California’s Education Skills Gap: Modest Improvements Could Yield Big Gains
SAN FRANCISCO, California, April 16, 2009—California faces a shortage of nearly 1 million college graduates in the year 2025, a report by the Public Policy Institute of California (PPIC) concludes. But this education skills gap—between the number of graduates the economy needs and the number California can produce—could be cut in half if the state makes modest improvements in college attendance, community college transfers, and college graduation rates.
Unless state decisionmakers implement policy changes to enroll and graduate more students before 2025, only 35 percent of working-age adults will have a bachelor’s degree—in an economy expected to require that 41 percent of its workers be college educated.
“California faces a critical challenge,” says Hans Johnson, PPIC associate director and senior fellow, who co-authored the report with Ria Sengupta. “But the good news is the state can dramatically improve the prospects for its economic growth and the futures of its young adult residents with relatively modest investments in the pathways students take to college graduation.”
At a time when the economy is increasingly demanding more highly educated workers, California’s public higher education system—which 86 percent of the state’s college students attend—lags behind many other states in graduation rates. In 1960, California ranked eighth in the nation in the share of adults 25 to 34 years old with a bachelor’s degree. By 2006, it had fallen to 23rd place. Economic projections show that demand for college graduates will continue to rise sharply, but if current trends continue, the share of college-educated adults with bachelor’s degrees in the state will increase only very slightly and will not keep pace with demand.
Two strong demographic forces account for this lack of progress: the retirement of the large and relatively well-educated baby boom generation and the population shift toward groups with historically low rates of college attendance and graduation—Latinos in particular. Cuts in higher education funding precipitated by the current state budget crisis would only make it more difficult to increase the number of college graduates.
The PPIC report, Closing the Gap: Meeting California’s Need for College Graduates, lays out a scenario that would increase the number of college graduates by more than 500,000, closing the education skills gap by half. The report points to past increases in graduation rates in the public higher education system and the experience of other states as evidence the goal can be achieved. The scenario calls for improvements in three educational pathways:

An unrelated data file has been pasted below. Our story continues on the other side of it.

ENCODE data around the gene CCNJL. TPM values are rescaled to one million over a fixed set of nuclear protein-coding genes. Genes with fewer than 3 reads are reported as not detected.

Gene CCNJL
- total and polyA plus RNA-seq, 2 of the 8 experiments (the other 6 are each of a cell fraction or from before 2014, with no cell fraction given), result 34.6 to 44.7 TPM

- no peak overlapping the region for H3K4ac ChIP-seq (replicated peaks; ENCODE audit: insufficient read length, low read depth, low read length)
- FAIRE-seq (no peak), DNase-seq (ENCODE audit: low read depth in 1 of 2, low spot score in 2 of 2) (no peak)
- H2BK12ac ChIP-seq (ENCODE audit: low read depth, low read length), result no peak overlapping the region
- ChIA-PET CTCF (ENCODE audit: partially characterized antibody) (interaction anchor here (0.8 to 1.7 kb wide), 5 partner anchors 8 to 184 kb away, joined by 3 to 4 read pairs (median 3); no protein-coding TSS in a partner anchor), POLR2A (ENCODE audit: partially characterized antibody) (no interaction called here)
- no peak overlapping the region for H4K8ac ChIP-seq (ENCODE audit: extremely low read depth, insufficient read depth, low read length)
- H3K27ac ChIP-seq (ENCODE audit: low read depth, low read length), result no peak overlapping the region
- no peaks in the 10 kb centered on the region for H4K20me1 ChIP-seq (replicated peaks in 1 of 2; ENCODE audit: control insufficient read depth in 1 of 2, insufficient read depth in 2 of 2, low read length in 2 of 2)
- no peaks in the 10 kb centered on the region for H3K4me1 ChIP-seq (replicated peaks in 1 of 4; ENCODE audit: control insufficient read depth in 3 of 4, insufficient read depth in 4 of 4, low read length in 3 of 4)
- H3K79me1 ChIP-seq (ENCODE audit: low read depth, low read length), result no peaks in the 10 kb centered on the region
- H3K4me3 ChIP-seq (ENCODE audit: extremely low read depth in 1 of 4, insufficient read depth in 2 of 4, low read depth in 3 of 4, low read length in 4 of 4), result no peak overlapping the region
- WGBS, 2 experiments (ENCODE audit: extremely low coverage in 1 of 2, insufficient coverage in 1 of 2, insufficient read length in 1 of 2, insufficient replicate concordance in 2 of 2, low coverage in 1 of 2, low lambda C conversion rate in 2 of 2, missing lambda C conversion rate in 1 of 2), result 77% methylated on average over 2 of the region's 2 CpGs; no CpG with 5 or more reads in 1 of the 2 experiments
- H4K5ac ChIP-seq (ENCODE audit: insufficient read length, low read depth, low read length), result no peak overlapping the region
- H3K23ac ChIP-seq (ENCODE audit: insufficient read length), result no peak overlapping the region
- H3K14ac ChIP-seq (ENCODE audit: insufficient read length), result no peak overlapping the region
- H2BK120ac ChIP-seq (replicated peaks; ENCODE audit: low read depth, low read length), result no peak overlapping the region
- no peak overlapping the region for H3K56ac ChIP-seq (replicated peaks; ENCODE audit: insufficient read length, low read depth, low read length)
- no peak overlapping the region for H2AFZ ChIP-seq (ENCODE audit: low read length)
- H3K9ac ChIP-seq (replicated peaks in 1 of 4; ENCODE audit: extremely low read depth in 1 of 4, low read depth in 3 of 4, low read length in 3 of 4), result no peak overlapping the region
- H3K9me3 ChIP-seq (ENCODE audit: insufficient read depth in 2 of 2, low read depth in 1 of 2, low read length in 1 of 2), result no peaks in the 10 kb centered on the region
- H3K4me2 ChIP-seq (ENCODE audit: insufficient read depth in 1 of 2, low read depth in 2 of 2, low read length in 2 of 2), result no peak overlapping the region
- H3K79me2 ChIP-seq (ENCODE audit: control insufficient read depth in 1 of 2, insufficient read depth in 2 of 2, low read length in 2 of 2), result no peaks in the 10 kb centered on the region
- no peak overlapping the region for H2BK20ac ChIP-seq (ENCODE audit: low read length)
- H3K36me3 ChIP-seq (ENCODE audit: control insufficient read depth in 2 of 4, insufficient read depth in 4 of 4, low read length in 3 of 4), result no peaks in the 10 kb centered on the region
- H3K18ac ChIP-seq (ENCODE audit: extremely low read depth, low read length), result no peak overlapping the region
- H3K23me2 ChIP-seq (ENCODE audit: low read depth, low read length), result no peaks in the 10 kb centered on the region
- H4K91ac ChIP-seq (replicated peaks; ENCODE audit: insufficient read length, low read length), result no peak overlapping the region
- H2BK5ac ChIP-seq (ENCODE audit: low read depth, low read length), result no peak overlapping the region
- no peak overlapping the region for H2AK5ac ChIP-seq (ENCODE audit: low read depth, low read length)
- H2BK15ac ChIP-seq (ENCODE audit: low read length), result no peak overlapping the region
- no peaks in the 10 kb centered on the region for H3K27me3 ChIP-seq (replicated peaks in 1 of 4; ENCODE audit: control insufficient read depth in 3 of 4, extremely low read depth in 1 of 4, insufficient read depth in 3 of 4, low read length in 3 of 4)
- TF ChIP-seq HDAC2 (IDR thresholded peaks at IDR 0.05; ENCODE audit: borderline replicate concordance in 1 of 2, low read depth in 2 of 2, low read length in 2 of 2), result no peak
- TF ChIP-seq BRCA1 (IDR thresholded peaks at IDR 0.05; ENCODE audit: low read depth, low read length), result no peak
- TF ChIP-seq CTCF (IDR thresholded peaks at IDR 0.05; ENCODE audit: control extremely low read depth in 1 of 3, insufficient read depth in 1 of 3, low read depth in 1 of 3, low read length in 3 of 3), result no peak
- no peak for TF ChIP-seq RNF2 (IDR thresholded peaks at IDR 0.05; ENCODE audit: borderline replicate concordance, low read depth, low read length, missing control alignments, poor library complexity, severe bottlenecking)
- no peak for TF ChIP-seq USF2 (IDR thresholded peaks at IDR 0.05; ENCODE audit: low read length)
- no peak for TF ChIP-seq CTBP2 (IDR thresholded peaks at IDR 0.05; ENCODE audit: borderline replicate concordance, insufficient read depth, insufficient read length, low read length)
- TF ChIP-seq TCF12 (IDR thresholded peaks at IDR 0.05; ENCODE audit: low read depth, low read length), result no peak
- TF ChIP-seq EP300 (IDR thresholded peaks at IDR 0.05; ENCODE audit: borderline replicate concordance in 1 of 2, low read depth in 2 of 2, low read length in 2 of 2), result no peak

- Graduation from the California State University and University of California systems. The state’s public universities award most of the degrees granted in California. With 349,000 students in 2007, CSU had more than twice as many undergraduates as UC. But while about four of every five UC students graduates within six years, only about half of students in the much larger CSU system do so. Raising the CSU graduation rate from 50 percent to 62 percent and increasing the UC graduation rate by 4.8 percent to 85 percent could increase the number of college graduates by more than 200,000 by 2025. Increasing graduation rates is also a promising fiscal approach. The state has already invested in these students’ higher education, and keeping them in college a bit longer is less expensive than other options that would require at least four full years of funding.
- Transfers from community colleges to four-year institutions. Because of the sheer size of California’s community college system—1.6 million students in 2007—relatively small changes in transfer rates could significantly affect graduation rates from four-year colleges. And there is considerable room for improvement. More than 70 percent of the state’s public higher education students attend a community college, but only 20 to 30 percent of those seeking to transfer to a four-year institution manage to do so. Increasing the transfer rate by 22 percent would add more than 100,000 new college graduates by 2025.
- College attendance. California ranks 40th among the states in the share of high school graduates who go directly to college, with only 55 percent going on to any college the following year. Gradually raising the first-time college attendance rate to 61 percent—the national average—would increase the number of college graduates by more than 100,000 by 2025.
Key obstacles to college attendance and graduation are costs and a lack of academic preparation. At a time when total expenses for students who live on a UC campus are about $25,000, college costs present a hardship for many families, and other research suggests that improved financial aid can increase the likelihood of students staying in college. To improve academic preparation, better evaluations are needed to assess whether students are ready for college-level work, as well as strategies to help them if they are not.
The report was supported with funding from The William and Flora Hewlett Foundation.
The Public Policy Institute of California is a private, nonprofit organization dedicated to informing and improving public policy in California through independent, objective, nonpartisan research on major economic, social, and political issues. The institute was established in 1994 with an endowment from William R. Hewlett. PPIC does not take or support positions on any ballot measure or on any local, state, or federal legislation, nor does it endorse, support, or oppose any political parties or candidates for public office.